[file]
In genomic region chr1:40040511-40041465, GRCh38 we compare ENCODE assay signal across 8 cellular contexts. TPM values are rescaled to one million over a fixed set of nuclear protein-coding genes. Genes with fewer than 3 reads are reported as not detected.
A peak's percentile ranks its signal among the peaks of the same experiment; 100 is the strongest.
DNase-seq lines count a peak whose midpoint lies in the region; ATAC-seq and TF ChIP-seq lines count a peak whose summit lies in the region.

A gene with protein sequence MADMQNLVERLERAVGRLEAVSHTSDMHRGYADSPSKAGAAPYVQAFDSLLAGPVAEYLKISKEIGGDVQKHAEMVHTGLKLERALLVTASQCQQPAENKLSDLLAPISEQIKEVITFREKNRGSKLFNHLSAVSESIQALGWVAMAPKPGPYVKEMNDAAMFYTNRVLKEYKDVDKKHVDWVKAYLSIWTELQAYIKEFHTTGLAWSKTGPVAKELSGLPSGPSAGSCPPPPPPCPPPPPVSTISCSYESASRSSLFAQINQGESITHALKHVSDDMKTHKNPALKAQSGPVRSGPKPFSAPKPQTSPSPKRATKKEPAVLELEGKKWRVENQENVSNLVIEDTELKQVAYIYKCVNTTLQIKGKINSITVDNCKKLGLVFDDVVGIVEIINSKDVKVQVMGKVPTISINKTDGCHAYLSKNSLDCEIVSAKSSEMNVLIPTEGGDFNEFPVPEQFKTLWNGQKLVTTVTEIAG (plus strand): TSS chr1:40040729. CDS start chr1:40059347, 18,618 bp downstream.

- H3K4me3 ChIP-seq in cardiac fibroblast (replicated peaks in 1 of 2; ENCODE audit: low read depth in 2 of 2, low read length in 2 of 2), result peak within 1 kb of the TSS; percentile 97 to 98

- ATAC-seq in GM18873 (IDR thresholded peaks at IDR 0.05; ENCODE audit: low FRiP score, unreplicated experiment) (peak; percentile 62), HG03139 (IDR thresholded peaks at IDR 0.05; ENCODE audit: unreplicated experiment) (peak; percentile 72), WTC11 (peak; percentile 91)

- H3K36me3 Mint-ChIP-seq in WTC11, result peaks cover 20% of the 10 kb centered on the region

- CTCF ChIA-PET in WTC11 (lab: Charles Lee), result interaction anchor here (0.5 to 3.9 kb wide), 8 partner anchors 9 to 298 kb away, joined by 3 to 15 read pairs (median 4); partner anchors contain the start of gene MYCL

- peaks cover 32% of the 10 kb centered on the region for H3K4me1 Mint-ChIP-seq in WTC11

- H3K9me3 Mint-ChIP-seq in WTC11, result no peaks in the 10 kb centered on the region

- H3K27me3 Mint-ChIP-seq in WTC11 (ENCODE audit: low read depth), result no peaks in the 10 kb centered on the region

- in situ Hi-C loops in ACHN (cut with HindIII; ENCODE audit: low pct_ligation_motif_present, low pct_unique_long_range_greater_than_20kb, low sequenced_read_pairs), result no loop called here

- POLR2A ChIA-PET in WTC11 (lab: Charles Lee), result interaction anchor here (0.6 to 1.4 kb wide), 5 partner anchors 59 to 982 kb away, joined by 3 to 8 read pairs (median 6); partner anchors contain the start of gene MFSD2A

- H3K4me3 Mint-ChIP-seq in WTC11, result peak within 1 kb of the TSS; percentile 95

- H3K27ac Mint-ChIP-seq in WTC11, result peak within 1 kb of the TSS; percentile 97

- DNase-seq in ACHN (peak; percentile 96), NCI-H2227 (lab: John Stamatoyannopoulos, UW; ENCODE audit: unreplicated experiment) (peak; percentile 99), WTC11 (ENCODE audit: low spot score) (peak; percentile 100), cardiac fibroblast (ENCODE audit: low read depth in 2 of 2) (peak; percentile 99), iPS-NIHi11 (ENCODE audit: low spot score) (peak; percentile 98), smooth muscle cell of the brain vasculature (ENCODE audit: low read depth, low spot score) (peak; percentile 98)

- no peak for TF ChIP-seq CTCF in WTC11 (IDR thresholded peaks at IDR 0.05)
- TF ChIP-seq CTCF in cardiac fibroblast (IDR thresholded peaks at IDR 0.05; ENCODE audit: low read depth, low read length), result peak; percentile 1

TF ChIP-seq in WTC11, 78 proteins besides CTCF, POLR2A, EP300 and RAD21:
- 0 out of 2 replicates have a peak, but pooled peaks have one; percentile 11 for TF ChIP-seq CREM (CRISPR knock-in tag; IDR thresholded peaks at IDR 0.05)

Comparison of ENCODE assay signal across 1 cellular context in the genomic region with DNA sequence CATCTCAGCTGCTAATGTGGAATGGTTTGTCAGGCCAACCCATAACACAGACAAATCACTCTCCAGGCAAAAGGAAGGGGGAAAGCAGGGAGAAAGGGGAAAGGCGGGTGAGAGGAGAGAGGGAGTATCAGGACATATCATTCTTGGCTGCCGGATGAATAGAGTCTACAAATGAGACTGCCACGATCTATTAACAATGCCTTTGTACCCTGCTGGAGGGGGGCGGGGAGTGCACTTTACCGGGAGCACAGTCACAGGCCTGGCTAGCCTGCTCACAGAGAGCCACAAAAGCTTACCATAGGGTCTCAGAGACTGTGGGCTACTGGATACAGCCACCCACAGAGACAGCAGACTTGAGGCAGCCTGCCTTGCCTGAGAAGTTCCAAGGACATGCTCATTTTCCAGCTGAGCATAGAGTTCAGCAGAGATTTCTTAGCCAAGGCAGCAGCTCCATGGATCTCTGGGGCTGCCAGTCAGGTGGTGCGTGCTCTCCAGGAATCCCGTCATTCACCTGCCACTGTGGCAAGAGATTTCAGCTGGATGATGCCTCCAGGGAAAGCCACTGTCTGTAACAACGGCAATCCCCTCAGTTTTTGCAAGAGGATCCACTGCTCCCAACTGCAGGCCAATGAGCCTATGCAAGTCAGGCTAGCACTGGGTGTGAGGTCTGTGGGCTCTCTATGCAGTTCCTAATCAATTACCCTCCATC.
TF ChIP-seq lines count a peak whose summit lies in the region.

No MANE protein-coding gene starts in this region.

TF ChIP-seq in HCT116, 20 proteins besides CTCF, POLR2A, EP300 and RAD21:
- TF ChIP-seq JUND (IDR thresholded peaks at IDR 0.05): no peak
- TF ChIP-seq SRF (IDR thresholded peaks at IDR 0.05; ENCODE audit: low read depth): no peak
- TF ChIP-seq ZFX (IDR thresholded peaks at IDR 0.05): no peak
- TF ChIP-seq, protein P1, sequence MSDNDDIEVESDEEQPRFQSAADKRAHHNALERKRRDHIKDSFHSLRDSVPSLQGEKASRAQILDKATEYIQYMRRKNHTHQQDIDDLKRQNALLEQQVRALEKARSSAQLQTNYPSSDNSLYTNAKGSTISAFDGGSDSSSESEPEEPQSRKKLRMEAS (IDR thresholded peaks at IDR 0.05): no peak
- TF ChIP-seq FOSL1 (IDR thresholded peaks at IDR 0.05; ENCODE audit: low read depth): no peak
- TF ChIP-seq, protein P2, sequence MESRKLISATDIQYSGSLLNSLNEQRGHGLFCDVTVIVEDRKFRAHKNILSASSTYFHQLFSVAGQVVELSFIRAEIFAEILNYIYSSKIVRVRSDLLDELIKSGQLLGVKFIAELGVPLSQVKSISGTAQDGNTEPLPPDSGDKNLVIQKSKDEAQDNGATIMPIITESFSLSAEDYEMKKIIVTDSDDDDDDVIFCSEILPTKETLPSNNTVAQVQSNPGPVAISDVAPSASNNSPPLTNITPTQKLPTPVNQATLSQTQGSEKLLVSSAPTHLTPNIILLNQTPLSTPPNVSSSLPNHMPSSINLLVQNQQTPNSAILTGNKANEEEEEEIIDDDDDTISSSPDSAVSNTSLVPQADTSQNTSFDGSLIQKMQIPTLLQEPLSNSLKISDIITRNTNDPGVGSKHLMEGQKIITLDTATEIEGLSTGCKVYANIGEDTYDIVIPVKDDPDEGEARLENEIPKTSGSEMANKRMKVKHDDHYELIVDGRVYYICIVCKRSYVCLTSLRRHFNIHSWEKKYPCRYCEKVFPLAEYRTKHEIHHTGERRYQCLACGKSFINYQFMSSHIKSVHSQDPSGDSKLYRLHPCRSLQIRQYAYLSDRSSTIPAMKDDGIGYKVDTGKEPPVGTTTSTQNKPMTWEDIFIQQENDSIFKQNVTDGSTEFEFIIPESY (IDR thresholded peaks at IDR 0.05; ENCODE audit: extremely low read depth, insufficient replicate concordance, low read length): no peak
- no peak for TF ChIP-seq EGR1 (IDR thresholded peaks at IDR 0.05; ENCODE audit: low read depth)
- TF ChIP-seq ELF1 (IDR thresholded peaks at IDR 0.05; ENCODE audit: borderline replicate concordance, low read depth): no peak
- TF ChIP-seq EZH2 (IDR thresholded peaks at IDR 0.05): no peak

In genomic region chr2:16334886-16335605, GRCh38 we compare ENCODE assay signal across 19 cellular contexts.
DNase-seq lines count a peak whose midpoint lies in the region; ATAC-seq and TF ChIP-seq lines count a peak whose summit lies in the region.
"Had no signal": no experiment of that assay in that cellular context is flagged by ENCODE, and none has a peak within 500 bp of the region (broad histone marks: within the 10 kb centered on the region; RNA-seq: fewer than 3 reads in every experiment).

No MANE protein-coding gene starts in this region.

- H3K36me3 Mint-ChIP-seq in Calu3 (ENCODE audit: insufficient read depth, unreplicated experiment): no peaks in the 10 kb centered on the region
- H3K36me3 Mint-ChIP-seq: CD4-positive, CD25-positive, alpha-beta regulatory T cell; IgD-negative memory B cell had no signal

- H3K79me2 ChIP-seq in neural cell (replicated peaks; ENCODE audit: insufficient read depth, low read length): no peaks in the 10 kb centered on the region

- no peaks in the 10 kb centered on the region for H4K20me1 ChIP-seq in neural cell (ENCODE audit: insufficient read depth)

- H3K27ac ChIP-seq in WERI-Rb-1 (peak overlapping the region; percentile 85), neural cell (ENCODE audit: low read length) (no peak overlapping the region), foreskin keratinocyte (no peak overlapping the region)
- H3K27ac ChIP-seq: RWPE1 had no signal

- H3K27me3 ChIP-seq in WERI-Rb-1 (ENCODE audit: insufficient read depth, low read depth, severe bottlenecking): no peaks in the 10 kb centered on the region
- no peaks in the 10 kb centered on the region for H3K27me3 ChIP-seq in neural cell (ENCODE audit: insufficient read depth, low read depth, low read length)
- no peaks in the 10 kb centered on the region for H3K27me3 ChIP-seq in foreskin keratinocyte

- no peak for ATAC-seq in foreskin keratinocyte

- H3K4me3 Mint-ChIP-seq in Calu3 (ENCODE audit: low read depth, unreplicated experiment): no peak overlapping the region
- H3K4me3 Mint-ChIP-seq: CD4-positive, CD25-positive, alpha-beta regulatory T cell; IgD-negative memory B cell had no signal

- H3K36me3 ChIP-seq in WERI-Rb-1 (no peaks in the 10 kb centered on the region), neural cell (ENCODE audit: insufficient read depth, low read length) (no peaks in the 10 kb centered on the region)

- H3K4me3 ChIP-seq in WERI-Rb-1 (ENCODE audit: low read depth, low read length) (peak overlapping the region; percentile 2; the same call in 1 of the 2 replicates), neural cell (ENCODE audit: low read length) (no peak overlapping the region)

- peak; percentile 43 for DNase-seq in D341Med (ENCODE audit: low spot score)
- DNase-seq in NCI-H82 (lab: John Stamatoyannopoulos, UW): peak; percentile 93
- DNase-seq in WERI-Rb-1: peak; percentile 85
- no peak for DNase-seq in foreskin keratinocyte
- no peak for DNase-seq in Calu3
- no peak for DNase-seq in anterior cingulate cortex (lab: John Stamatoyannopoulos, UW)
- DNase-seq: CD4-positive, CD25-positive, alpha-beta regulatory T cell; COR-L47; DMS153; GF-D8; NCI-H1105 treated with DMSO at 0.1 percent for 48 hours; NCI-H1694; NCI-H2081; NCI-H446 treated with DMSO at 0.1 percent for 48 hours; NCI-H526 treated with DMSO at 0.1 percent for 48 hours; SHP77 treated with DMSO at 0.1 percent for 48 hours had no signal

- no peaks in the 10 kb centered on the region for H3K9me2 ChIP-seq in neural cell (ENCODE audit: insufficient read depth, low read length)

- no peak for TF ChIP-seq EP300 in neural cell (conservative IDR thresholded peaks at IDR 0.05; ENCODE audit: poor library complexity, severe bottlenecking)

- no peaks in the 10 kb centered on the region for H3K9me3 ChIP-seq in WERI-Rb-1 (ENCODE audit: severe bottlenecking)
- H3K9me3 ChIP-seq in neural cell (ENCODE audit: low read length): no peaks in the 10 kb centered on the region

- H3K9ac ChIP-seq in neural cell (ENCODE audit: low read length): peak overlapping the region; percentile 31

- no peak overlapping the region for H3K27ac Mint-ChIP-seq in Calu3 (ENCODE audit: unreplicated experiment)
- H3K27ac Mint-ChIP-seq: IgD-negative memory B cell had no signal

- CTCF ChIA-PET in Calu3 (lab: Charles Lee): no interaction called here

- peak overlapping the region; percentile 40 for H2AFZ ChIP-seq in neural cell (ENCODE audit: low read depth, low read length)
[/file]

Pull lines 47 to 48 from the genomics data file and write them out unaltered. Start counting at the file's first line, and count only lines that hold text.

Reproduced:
- no peak for ATAC-seq in foreskin keratinocyte

- H3K4me3 Mint-ChIP-seq in Calu3 (ENCODE audit: low read depth, unreplicated experiment): no peak overlapping the region